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Drinking and Eating

"Drinking is the joy of Russians. We cannot live without that pleasure," stated Grand Prince Vladimir of Kiev as early as A.D. 988.

The Russians drink morning, noon and night. Many observers believe that Gorbachev's single greatest mistake, leading to his unpopularity among the Russian people and his eventual downfall, was caused by his unsuccessful campaign against the wholesale consumption of alcohol. It is rumoured that his own father was an alcoholic, which is not statistically unlikely.

Business deals are sealed with a colossal binge and Russians only feel really comfortable with a man if they have got extremely drunk together.

Modern Russian intellectuals and bureaucrats do not drink themselves insensible on every occasion, but there is a severe alcoholism problem in the country. It is not unusual to see a man or (less usually) a woman slumped on the floor of the metro at any hour, or reeling frighteningly amid the traffic on one of the busy main roads. Bars on the street are mainly functional places with no chairs where men go to get drunk as fast and cheaply as possible.

Russian vodka comes in flavours such as pepper or lemon, as well as straight. It is drunk very, very cold from small glasses. For parties vodka bottles were traditionally encased in solid blocks of ice. The liquor should be so cold that it is almost viscous.

A very Russian accompaniment to vodka is cheremsha, pungent stalks of pickled wild garlic. The Russian way of eating caviar is very simple - no messing about with hard boiled eggs or chopped onion. Spread some nice cold butter on a piece of white bread, then add caviar and wash down with a swig of vodka.

Russian tea is drunk without milk and usually comes with a little side dish of varenye. This looks like jam, perhaps a little thicker and with more fruit, and is eaten with a teaspoon while sipping your tea. The Russians adore tea and claim that it tastes best if it has not crossed water until the boiling water hits it - i.e. it has come overland from the Caucasus, the Crimea, India or China.

Eating out in Russia can be a test of character. First of all, you need to gain admittance to the restaurant. This is not as elementary as you may think. An American oilman and some friends made their way into one of Russia's new pizza restaurants in Moscow at lunchtime and asked politely for a table. "We're shut," said the waiter, surrounded by the clearest indications that they were not. "And in any case, the chef's tired."

Russians have taken to the Western-type fast food outlets with such enthusiasm that they have to queue for up to 40 minutes for a hamburger. In St.Petersburg, a chain of restaurants sells something in a bun called a "peterburger". The Russian word for "fast", bystro, which was exported to France by hungry Russian soldiery occupying Paris after the downfall of Napoleon, has been re-imported into Russia with the new French spelling "bistro".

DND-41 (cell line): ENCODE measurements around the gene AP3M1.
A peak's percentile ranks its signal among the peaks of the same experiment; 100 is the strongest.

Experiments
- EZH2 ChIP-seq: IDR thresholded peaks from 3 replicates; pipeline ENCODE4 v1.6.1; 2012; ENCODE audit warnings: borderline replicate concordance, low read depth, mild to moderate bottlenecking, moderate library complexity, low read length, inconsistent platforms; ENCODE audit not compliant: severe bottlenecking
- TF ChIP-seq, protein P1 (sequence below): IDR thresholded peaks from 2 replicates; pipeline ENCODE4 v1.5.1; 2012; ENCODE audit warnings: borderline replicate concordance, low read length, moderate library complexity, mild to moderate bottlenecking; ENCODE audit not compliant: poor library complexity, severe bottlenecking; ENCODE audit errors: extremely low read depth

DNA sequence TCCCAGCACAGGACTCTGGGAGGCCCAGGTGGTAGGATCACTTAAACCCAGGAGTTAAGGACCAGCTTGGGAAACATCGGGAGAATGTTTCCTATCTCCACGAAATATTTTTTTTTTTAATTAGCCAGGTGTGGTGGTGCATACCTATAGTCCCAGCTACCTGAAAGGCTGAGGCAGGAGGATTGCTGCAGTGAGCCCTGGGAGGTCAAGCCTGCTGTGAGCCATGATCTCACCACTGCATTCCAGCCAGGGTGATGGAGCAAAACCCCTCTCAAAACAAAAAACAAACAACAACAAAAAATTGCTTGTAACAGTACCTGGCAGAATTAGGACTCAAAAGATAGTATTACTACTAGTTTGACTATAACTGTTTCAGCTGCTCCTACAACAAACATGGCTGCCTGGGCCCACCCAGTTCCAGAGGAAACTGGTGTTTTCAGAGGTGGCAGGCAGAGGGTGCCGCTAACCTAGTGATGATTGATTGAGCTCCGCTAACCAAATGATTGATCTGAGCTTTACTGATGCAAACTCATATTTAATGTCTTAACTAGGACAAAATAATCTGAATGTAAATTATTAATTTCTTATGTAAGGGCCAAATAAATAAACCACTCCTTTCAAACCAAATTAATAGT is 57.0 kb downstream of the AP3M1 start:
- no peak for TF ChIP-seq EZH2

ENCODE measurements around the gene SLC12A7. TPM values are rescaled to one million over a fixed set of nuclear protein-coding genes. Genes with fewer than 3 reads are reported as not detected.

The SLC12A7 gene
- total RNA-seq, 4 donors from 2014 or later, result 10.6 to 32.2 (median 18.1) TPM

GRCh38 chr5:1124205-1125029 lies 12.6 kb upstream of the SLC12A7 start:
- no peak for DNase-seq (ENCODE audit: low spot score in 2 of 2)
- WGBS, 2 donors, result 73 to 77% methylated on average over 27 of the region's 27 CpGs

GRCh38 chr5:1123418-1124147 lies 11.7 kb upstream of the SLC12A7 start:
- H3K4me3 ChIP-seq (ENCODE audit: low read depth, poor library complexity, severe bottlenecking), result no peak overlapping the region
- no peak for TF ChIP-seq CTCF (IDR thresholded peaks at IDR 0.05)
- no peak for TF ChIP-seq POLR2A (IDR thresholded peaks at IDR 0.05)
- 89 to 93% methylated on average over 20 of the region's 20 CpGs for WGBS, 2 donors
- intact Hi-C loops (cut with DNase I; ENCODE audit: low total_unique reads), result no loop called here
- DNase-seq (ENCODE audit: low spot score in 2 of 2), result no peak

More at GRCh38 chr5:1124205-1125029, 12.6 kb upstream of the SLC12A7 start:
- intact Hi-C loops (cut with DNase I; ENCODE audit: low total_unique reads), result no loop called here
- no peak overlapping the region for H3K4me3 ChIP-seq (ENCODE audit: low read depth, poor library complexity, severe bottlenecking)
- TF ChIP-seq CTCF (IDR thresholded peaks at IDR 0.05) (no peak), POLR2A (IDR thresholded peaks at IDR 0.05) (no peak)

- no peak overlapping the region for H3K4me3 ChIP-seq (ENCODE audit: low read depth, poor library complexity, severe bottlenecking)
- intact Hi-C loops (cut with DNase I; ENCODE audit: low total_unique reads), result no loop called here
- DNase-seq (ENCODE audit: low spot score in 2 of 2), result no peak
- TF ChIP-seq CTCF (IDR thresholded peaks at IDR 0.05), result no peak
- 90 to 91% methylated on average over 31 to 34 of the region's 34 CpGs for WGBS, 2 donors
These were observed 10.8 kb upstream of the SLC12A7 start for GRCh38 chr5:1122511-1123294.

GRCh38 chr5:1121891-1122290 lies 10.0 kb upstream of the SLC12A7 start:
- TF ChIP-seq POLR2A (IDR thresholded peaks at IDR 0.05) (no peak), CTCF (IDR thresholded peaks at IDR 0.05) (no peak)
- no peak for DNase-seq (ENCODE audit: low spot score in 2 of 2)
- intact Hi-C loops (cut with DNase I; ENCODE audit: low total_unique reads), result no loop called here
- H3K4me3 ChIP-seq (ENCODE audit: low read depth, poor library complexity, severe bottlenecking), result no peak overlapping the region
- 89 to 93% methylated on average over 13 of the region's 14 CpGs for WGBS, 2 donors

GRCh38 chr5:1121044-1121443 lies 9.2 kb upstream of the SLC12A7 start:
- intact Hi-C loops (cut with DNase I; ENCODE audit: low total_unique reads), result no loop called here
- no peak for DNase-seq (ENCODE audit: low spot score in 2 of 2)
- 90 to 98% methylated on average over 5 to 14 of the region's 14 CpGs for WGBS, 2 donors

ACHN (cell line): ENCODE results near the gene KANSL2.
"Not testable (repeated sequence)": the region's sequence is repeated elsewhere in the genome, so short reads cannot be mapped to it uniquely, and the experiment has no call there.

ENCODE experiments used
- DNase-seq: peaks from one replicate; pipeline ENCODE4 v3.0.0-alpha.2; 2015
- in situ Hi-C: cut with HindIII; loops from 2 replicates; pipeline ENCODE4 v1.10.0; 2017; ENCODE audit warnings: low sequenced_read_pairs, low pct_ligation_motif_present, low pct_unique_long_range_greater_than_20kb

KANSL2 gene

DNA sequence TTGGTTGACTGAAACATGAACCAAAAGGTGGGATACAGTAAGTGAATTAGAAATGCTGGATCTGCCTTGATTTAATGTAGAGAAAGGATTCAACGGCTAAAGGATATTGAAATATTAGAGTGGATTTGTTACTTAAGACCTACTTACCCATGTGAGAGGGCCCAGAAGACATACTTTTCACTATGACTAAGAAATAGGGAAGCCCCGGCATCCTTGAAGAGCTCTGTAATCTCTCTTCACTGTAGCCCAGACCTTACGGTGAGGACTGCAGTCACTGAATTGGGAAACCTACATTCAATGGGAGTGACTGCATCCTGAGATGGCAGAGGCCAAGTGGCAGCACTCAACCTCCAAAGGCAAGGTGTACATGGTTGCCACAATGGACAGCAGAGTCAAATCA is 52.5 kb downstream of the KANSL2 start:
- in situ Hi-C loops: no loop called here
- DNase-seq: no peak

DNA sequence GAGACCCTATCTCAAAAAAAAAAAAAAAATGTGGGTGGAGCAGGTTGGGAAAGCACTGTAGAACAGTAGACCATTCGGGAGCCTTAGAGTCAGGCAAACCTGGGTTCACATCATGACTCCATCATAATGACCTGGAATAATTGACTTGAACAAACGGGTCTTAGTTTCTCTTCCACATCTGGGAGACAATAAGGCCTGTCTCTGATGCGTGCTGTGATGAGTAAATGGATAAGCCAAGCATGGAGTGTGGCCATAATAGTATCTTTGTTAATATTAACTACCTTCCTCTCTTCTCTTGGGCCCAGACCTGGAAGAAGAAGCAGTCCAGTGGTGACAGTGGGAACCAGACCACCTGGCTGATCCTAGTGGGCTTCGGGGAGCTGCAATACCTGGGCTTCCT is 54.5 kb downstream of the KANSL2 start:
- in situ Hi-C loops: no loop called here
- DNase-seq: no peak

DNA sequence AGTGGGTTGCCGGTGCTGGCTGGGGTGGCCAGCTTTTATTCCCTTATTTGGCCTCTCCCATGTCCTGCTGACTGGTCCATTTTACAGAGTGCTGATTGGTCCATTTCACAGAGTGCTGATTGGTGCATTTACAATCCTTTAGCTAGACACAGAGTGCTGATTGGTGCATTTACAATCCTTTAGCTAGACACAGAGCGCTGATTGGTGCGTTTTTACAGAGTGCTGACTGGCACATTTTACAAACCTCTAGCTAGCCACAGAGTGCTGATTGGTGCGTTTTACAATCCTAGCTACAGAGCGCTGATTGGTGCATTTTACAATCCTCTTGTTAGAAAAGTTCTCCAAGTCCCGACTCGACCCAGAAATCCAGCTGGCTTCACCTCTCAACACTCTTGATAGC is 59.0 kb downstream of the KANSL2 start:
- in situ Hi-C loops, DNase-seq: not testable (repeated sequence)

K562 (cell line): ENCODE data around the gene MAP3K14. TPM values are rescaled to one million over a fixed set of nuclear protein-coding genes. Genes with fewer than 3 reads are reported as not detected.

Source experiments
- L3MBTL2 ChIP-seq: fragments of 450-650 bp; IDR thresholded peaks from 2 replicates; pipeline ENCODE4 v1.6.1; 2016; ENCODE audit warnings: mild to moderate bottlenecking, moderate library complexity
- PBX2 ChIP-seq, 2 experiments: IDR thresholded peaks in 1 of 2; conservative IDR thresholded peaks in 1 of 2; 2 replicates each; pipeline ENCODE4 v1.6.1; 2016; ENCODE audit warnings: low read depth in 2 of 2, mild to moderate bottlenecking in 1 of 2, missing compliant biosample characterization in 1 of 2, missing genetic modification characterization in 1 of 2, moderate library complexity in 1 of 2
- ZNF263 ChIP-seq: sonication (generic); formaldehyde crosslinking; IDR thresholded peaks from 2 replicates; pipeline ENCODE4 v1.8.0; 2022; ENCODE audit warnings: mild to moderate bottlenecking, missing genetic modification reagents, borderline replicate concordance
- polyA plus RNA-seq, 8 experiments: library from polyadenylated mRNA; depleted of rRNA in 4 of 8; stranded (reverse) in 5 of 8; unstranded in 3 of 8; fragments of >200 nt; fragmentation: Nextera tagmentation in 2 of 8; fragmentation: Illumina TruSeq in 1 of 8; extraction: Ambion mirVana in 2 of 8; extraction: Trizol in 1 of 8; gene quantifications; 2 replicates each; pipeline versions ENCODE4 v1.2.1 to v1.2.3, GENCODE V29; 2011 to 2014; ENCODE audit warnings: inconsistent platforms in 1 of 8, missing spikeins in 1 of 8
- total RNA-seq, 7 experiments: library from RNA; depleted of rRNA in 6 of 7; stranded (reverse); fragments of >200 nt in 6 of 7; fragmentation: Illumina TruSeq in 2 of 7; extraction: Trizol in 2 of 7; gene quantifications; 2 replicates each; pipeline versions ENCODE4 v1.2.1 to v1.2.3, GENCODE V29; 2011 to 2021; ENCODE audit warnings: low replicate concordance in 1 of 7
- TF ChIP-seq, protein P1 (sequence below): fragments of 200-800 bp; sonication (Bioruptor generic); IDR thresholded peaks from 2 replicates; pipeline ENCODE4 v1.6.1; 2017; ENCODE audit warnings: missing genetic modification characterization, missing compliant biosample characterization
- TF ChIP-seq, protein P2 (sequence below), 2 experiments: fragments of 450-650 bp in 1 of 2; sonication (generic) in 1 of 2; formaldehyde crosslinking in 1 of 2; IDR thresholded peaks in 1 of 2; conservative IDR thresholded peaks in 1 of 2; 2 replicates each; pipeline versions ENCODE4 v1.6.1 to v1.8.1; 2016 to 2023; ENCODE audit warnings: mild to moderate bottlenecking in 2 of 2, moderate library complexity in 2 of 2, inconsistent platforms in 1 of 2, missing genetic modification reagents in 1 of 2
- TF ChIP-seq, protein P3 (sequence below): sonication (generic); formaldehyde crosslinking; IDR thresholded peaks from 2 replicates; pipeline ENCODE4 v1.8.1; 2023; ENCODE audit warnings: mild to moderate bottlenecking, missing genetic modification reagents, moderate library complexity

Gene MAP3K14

The Russians are not one of nature's races of servants. Unlike say, the Italians, they do not find joy and pleasure in being of service. Russian literature is full of memorable servants who grumble whenever they are asked to do anything, steal from their masters and spend the day snoring on the sofa.

One theory is that Russian waiters must be engaged in some top secret project and some day Western scientists will discover what it is. Meanwhile, one thing is certain - they are all far too busy doing whatever else it is they do to pay any but the most perfunctory attention, or to spare anything but the minimum of their kitchen supplies to restaurant guests.

Some Russian restaurants, of course, are simply a place where the "mafia" (underworld criminals) can sit in the warmth and keep their ammunition dry. Customers are not welcome at these places either.

Contrary to rumours, Russian food is delicious.

Breakfast is a big meal. It can include cottage cheese, pancakes (blinchiki or syrniki which are made with cottage cheese), jam, sliced cheese, cold ham, fried eggs, omelette or kasha (hot porridge usually made with buckwheat or semolina, milk and sugar, and eaten with lots of butter), sweet buns and ordinary bread, coffee, tea and juice. There is a great variety of Russian soured milk products, such as kefir (drinking consistency), smetana (sour cream), and most delicious of all, ryazhenka (soured milk baked in the oven to a golden brown colour.)

Most households stock up from spring to autumn with homemade pickles, preserves and jams from fruit and vegetables collected wild or grown in the countryside such as mushrooms, tomatoes, apples, blueberries, blackberries, raspberries, crab apples, cranberries and rhubarb.

Lunch tends to be at about 2 o'clock, if at all. The concept of fast food, cafes and restaurants is catching on, but not fast enough to find somewhere to eat at midday on every street corner as in Paris or New York, so it is vital to stoke up at breakfast time.

Dinner can begin at around 6.30 p.m. At either lunch or dinner the traveller should beware of overdosing on the first course (zakuski), with its tempting array of smoked fish, caviar, meat, salad, pickled mushrooms, cucumbers and so on - all washed down with vodka. Next comes the soup, usually clear, made with vegetables, and maybe a piece of meat floating in it or dumplings. Then comes the main course, meat or fish, with potatoes or rice.

Dessert is perfunctory, either ice-cream or compote (stewed fruit). Tea, rather than coffee, follows the meal.

The Russians have a very sweet tooth and serve delicious chocolates and biscuits with tea mid-morning and in the afternoon. From one small Scottish firm alone they import four million chocolate bars a month.

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